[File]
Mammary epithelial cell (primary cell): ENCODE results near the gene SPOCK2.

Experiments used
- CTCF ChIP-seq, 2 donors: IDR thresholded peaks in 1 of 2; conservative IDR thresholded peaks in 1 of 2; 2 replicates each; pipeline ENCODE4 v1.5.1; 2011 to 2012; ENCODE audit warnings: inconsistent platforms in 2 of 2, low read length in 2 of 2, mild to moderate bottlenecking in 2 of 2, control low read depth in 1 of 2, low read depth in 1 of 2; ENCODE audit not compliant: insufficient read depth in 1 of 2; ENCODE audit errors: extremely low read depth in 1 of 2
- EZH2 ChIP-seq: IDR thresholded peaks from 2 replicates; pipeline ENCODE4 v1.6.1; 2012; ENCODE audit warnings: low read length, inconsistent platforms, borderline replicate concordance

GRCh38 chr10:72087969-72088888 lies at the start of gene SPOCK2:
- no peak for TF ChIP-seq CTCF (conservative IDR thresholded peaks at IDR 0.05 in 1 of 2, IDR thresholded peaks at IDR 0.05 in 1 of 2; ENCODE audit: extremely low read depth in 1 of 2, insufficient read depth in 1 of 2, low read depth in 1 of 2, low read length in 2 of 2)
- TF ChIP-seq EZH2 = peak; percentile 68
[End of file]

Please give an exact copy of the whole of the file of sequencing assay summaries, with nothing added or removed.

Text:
Mammary epithelial cell (primary cell): ENCODE results near the gene SPOCK2.

Experiments used
- CTCF ChIP-seq, 2 donors: IDR thresholded peaks in 1 of 2; conservative IDR thresholded peaks in 1 of 2; 2 replicates each; pipeline ENCODE4 v1.5.1; 2011 to 2012; ENCODE audit warnings: inconsistent platforms in 2 of 2, low read length in 2 of 2, mild to moderate bottlenecking in 2 of 2, control low read depth in 1 of 2, low read depth in 1 of 2; ENCODE audit not compliant: insufficient read depth in 1 of 2; ENCODE audit errors: extremely low read depth in 1 of 2
- EZH2 ChIP-seq: IDR thresholded peaks from 2 replicates; pipeline ENCODE4 v1.6.1; 2012; ENCODE audit warnings: low read length, inconsistent platforms, borderline replicate concordance

GRCh38 chr10:72087969-72088888 lies at the start of gene SPOCK2:
- no peak for TF ChIP-seq CTCF (conservative IDR thresholded peaks at IDR 0.05 in 1 of 2, IDR thresholded peaks at IDR 0.05 in 1 of 2; ENCODE audit: extremely low read depth in 1 of 2, insufficient read depth in 1 of 2, low read depth in 1 of 2, low read length in 2 of 2)
- TF ChIP-seq EZH2 = peak; percentile 68